Having studied film at my alma mater, USC, and now working in art, there are few things I can think of that excite me more than the upcoming Vincent van Gogh documentary, Loving Vincent. Not only is this cinematic feat to come an in-depth and personal peek into the impressionist master’s life compiled from information taken from 800 of his letters, but is also the first ever feature length painted animation film.
In light of Stair Sainty Gallery’s current exhibition FEDERICO BELTRAN MASSES: UNDER THE STARS, we spoke to founder and renowned dealer Guy Stair Sainty about the gallery and the current state of the market.
Guy opened his first public gallery in New York in 1982 and quickly made his name as a specialist in 18th and 19th century French painting, before gradually expanding into Spanish and Italian painting of the 17th, 18th and early 19th centuries. Guy served for seven years as a member of the Art Advisory Panel of the Commissioner of the US Internal Revenue Service, and is a former Vice-President of the Private Art Dealer’s Association.
In Joris-Karl Huysman’s 1884 novel À Rebours, the solitary aesthete Jean des Esseintes is ‘obsessed’ with the Biblical figure of Salome, ‘a mystery to all the writers who had never succeeded in portraying the disquieting exaltation of this dancer, the refined grandeur of this murderess.’ Salome was a fixture in the mind of many such writers and artists, as a seductive enchantress of the femme fatale variety, the (in fact unnamed) dancer who requests the head of John the Baptist on a platter in the New Testament. She has cast her spell on the likes of Titian to Rubens, in particular igniting the artistic imagination of the fin-de-siècle and the Symbolist artists. Oscar Wilde’s 1893 play Salome famously invented her ‘Dance of the Seven Veils’ striptease, whilst in the paintings of Gustave Moreau, ‘Des Esseintes at last saw realized the superhuman and exotic Salome of his dreams’ – a revelation he subsequently delights in waxing lyrical about for several more pages.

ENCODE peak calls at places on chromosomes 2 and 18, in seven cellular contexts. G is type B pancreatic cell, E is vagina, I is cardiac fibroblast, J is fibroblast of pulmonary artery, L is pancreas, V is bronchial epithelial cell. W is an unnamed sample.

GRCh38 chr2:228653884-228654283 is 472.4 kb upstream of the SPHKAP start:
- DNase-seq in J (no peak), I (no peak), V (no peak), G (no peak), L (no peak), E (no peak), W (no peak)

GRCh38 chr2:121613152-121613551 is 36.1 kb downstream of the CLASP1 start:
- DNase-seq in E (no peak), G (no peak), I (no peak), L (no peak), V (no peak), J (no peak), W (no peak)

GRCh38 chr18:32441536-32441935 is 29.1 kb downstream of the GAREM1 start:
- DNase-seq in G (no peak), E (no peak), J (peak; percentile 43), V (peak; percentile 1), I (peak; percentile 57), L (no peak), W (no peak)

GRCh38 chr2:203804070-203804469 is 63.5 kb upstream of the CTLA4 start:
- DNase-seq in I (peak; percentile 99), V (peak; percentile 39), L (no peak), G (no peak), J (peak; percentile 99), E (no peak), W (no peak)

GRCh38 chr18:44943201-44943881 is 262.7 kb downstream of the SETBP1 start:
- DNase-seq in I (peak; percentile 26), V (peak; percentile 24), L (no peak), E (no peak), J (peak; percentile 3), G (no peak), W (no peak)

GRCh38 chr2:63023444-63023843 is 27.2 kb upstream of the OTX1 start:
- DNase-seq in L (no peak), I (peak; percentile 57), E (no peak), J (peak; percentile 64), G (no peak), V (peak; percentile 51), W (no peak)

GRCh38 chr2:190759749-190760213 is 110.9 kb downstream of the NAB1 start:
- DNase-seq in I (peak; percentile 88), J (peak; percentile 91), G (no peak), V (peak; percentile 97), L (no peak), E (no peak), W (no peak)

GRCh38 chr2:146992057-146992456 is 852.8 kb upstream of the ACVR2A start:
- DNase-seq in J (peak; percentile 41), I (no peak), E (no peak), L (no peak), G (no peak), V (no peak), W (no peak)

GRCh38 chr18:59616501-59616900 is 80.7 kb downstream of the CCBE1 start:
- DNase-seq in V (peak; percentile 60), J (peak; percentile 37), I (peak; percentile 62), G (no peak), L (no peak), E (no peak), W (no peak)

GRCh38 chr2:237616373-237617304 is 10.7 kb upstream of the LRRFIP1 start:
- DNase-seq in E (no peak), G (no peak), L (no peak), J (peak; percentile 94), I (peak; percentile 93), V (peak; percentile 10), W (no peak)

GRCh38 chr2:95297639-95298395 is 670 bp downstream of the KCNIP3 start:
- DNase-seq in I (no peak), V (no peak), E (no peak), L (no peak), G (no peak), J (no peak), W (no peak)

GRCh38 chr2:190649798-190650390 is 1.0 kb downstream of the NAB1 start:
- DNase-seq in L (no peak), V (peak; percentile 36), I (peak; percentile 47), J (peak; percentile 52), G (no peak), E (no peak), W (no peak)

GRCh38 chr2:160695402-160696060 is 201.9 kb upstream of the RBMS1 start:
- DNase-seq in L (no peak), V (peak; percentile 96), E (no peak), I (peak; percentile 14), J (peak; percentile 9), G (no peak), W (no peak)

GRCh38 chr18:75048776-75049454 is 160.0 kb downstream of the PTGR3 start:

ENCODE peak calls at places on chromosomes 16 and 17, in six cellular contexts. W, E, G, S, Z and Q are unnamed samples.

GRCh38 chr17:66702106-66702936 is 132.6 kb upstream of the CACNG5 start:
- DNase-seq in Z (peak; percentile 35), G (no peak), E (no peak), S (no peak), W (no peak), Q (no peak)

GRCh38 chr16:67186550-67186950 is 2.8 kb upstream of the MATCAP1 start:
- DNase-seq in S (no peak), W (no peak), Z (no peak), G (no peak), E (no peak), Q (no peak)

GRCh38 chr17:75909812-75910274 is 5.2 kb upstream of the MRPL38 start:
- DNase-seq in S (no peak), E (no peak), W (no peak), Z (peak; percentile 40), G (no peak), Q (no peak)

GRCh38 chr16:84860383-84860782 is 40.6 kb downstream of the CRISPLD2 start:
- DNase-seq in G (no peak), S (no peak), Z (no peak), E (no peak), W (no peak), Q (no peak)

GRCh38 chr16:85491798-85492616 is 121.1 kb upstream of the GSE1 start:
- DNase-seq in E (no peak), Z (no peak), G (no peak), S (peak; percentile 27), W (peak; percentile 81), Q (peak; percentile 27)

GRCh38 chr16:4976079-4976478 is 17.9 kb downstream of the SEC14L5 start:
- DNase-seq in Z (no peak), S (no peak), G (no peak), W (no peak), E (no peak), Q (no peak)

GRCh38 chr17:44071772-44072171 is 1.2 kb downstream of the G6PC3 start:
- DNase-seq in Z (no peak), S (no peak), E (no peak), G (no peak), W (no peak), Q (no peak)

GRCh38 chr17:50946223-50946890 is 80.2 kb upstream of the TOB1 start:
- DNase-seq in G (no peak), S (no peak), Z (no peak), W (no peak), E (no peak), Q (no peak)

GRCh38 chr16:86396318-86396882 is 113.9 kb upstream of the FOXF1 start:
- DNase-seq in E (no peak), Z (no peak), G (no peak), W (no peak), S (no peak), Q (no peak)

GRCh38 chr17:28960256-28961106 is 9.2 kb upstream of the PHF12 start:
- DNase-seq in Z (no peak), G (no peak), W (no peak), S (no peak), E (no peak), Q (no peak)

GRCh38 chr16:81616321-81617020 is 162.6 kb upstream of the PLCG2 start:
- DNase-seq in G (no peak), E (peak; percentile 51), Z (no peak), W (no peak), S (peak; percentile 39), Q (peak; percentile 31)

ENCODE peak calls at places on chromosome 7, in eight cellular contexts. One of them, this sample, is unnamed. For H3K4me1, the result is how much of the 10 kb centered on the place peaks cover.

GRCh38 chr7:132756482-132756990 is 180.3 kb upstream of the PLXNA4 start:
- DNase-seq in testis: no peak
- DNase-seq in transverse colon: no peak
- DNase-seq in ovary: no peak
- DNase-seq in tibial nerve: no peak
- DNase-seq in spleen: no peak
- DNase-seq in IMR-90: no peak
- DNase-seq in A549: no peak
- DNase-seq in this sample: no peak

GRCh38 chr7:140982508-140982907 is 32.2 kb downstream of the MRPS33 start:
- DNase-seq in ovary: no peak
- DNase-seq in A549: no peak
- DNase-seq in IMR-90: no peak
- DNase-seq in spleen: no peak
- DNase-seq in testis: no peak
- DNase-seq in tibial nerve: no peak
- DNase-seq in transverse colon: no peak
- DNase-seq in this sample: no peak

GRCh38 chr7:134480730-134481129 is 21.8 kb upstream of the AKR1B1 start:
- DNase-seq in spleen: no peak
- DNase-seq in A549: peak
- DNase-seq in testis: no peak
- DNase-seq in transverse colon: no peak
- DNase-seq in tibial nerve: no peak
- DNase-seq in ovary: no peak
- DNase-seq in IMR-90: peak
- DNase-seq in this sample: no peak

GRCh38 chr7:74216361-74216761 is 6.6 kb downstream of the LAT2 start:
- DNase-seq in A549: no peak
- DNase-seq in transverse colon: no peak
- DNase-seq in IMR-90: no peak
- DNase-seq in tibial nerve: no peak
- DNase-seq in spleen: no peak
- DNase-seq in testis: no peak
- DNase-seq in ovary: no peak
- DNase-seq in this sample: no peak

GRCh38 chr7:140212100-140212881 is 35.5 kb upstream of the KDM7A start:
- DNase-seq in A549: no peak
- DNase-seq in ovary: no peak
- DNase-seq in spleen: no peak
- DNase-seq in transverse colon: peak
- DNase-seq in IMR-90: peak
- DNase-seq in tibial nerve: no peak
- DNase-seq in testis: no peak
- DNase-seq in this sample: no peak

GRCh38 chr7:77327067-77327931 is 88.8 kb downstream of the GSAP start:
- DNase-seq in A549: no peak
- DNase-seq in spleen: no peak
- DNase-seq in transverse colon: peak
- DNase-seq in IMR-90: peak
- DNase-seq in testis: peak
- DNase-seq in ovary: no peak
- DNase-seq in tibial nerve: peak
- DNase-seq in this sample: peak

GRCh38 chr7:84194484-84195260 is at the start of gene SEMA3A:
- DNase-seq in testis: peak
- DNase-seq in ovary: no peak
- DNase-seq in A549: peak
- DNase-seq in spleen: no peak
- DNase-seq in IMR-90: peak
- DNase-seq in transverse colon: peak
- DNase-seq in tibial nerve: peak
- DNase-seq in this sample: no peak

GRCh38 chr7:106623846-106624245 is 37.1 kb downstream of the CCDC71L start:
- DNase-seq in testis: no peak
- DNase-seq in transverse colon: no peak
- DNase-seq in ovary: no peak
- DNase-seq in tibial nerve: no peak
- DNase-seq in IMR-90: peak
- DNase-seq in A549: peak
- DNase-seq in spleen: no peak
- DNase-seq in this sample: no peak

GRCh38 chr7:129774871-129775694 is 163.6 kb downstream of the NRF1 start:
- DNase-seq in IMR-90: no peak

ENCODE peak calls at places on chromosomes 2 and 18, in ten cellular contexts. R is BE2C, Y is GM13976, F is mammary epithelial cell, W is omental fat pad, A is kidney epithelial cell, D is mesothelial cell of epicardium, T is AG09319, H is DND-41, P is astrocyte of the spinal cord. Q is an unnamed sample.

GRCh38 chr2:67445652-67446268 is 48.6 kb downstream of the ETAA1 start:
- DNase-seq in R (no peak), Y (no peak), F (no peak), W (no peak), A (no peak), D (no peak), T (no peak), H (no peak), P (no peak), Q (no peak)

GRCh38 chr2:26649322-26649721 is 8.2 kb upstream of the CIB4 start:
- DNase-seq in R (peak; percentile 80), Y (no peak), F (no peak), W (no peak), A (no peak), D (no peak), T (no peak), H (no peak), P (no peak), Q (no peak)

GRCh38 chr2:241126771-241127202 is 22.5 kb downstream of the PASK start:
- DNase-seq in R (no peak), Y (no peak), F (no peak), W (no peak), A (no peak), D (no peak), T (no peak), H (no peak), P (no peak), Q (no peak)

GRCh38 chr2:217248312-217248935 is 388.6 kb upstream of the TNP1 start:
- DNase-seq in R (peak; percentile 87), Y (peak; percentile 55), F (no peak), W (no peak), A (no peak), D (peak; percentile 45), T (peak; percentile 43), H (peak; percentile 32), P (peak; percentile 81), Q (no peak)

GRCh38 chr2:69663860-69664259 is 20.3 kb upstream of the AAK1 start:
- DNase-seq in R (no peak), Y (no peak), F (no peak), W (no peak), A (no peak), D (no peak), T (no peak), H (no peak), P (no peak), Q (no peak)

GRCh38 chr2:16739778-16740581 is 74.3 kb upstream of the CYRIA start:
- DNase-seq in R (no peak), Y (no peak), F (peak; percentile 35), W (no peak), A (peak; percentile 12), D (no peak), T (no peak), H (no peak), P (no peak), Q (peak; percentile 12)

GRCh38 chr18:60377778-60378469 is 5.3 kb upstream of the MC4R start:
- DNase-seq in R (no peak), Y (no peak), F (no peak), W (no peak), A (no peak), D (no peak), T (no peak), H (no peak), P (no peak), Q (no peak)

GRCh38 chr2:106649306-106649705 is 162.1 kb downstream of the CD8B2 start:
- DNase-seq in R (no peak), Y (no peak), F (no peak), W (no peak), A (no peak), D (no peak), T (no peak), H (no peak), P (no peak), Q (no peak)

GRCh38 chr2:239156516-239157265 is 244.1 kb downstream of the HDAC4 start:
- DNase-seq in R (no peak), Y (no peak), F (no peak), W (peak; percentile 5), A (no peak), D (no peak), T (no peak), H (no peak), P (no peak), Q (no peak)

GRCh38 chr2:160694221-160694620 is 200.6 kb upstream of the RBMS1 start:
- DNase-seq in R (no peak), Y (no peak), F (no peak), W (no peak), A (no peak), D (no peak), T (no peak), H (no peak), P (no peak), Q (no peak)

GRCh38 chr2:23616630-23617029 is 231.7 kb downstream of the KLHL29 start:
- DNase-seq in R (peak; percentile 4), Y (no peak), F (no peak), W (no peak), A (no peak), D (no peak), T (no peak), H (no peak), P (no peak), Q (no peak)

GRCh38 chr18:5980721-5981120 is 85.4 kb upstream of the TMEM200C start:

I find few things more desirable than pasta so traveling to Rome this past weekend, my plan was to eat as much spaghetti as humanly possible. (And so we’re clear, for me that’s A LOT!) Of course Italian coffee, Giolitti gelato and art were also on my Roman menu, and I must say nothing disappointed. I left the Italian capital Sunday night feeling utterly full, and I’m not just talking about my stomach, but culturally as well.
The first art stop on our Roman Holiday was a private tour of the Fondazione Giorgio e Isa de Chirico, a fantastic apartment on the Piazza di Spagna where the artist spent, alongside his wife, the last 30 years of his life, and which now serves as a museum. Of the house itself, Giorgio de Chirico said, “They say that Rome is at the centre of the world and that Piazza di Spagna is in the centre of Rome, therefore, my wife and I, would indeed be living in the centre of the centre of the world, which would be the apex of centrality, and the apogee of anti-eccentricity.”
But aside from the phenomenal location, this is truly a gem of a museum. Of course, it is always especially magical to see an artist’s work within his own home and studio, and the Fondazione is no exception. I fell utterly in love with de Chirico’s oeuvre, discovering his sculpture for the first time as well as his “d’après” paintings, in which he painted in the style of various Renaissance and baroque masters, before he began to dive into the iconic metaphysical art he is now most known for.